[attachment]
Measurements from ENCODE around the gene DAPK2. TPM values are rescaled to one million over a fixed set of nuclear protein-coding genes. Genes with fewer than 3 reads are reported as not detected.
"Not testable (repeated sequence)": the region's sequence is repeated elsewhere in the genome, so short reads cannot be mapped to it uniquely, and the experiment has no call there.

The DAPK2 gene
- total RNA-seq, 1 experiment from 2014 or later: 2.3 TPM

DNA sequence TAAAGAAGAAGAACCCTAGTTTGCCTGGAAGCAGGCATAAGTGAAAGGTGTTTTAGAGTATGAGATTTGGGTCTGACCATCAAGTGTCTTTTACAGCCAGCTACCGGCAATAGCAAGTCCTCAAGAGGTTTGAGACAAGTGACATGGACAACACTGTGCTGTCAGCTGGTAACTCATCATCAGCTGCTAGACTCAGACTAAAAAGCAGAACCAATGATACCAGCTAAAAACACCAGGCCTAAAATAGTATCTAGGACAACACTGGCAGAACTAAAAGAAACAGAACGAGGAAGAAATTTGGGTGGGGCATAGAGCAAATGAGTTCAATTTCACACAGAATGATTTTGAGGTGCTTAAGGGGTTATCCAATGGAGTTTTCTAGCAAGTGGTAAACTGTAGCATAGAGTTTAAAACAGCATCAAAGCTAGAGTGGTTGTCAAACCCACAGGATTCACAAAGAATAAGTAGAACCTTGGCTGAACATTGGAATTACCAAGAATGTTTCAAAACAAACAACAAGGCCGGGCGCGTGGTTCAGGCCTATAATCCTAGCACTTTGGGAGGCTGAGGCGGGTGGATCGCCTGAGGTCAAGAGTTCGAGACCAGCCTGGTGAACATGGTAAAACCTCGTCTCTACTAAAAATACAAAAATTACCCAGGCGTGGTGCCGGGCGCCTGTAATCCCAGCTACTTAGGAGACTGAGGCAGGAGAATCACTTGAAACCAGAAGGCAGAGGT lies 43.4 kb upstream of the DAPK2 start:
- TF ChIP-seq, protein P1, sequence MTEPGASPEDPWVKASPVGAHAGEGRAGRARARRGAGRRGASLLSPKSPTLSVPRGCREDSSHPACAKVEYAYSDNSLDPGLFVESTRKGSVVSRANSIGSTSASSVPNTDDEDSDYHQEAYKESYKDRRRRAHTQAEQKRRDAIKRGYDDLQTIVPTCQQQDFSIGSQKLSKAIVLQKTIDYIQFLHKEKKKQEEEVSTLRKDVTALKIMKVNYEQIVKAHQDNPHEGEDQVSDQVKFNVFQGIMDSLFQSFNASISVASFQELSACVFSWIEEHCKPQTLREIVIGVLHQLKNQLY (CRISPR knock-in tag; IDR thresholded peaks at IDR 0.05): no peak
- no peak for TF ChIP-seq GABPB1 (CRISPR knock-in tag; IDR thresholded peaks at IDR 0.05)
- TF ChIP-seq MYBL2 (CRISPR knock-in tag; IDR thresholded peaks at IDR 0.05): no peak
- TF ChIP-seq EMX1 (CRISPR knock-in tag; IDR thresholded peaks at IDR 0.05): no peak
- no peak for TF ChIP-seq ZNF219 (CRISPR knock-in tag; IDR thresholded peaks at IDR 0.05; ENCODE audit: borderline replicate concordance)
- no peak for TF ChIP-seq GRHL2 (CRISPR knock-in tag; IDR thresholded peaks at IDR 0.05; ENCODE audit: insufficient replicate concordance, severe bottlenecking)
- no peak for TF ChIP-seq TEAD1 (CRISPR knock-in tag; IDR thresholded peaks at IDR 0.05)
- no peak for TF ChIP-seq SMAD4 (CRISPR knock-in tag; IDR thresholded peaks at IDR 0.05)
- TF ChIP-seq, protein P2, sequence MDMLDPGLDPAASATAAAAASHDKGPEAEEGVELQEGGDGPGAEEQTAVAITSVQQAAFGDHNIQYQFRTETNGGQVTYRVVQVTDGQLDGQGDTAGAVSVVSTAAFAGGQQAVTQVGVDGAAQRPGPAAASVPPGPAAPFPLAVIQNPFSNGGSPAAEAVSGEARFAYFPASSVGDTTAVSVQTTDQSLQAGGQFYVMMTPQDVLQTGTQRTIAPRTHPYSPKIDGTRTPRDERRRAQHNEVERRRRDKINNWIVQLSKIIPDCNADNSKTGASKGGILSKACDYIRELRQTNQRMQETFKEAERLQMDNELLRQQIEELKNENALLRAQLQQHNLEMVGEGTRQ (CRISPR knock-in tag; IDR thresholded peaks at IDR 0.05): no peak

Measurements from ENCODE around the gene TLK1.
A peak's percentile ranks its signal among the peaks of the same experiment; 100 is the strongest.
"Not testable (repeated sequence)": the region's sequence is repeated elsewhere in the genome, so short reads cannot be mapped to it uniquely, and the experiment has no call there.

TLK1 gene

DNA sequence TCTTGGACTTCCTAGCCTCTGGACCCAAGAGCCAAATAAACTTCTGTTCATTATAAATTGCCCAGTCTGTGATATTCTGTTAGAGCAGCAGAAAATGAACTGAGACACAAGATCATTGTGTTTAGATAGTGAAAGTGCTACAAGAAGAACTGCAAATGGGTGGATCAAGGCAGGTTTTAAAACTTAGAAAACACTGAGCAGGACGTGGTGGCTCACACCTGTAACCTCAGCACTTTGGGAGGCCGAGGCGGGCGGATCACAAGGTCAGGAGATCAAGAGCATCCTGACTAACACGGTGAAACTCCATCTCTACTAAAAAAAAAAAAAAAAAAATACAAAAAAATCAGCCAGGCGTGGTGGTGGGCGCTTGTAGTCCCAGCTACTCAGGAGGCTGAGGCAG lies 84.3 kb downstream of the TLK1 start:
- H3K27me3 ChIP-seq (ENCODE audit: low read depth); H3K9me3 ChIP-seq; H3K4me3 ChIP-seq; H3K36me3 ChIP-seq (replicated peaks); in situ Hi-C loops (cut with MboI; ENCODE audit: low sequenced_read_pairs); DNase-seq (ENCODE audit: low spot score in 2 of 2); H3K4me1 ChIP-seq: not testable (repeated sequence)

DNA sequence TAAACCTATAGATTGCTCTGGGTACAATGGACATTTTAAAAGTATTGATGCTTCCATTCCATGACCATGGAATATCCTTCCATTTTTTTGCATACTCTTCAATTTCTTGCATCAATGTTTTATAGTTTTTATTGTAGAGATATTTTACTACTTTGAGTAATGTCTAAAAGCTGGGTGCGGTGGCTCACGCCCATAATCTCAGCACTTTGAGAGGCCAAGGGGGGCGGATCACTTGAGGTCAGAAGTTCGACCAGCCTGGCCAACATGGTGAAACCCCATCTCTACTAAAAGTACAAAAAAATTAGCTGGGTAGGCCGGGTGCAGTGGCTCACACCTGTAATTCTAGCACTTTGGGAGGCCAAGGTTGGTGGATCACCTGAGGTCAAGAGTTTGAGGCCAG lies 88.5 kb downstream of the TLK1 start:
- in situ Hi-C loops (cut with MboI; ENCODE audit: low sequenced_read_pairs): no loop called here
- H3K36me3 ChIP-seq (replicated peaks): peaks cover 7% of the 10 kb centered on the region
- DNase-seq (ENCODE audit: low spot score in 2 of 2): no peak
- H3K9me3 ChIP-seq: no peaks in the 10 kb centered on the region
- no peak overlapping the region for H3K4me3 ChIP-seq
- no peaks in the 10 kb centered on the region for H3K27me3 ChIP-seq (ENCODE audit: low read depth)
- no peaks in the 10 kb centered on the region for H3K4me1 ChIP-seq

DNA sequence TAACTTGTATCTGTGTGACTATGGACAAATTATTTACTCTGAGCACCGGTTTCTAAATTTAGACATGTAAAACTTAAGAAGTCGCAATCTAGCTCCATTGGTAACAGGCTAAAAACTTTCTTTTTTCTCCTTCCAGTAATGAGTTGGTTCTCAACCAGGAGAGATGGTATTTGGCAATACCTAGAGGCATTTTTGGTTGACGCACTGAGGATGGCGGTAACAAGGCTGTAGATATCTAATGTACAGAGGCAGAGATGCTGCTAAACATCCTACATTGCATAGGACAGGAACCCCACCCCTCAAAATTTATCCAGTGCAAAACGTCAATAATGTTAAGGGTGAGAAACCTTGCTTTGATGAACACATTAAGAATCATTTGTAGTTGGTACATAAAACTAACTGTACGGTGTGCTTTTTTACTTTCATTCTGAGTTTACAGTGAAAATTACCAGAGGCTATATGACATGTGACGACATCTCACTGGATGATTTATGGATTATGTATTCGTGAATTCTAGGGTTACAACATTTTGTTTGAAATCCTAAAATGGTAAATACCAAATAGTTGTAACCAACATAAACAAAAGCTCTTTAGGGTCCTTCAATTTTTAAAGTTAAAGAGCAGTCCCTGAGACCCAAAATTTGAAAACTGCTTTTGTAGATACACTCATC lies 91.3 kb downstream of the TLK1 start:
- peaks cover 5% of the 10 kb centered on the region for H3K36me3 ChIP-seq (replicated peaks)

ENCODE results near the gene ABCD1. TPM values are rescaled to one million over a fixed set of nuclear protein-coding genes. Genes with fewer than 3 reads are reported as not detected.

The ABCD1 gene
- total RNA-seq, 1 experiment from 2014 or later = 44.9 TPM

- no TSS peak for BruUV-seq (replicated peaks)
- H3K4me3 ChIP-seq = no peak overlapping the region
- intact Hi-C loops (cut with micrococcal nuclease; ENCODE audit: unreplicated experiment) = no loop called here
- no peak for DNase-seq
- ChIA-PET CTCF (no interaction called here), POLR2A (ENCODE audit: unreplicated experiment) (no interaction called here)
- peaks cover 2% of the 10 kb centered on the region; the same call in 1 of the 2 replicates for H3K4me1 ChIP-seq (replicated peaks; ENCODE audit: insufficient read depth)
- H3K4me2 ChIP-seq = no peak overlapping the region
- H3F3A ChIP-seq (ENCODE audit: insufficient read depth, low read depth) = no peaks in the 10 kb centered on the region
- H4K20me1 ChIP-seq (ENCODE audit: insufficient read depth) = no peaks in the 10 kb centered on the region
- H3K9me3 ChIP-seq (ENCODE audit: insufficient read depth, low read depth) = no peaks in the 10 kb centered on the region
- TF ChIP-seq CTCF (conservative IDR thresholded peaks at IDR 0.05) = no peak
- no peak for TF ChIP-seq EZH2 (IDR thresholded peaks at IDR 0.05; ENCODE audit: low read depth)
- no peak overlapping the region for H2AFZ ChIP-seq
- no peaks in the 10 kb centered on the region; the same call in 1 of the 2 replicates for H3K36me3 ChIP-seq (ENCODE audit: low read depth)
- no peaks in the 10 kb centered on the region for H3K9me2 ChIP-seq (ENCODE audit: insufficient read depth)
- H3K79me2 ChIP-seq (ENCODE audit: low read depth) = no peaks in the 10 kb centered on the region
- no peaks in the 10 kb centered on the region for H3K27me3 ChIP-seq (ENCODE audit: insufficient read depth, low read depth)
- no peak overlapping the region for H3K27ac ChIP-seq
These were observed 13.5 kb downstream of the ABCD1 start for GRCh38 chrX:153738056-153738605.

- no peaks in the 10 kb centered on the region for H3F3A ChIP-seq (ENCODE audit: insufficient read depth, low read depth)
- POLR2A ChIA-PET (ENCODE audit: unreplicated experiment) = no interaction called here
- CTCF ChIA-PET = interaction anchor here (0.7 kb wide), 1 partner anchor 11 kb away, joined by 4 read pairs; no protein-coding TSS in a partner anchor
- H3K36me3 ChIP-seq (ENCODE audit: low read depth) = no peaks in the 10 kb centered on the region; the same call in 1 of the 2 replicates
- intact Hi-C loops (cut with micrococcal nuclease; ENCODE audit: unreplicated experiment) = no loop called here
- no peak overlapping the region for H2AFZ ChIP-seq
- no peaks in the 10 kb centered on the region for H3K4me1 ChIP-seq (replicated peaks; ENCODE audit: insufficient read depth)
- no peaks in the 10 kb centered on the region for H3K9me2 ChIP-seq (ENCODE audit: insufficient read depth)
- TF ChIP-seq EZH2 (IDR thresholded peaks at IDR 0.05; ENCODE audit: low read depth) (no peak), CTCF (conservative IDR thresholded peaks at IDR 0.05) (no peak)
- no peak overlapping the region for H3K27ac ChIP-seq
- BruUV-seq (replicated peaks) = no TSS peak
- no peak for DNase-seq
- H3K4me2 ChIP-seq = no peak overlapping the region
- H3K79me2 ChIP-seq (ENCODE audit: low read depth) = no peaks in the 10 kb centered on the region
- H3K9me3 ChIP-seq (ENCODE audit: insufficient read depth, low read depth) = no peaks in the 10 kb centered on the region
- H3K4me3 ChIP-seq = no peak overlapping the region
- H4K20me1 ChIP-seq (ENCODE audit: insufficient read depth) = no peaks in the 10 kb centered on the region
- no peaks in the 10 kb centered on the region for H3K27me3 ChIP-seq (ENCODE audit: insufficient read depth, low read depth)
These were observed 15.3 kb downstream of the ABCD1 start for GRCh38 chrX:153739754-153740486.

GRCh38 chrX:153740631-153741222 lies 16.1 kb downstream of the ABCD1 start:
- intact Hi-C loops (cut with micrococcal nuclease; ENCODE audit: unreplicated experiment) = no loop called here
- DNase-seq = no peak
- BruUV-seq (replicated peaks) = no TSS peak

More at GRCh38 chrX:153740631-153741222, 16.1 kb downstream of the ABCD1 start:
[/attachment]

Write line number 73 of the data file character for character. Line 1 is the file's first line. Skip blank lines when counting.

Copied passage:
- intact Hi-C loops (cut with micrococcal nuclease; ENCODE audit: unreplicated experiment) = no loop called here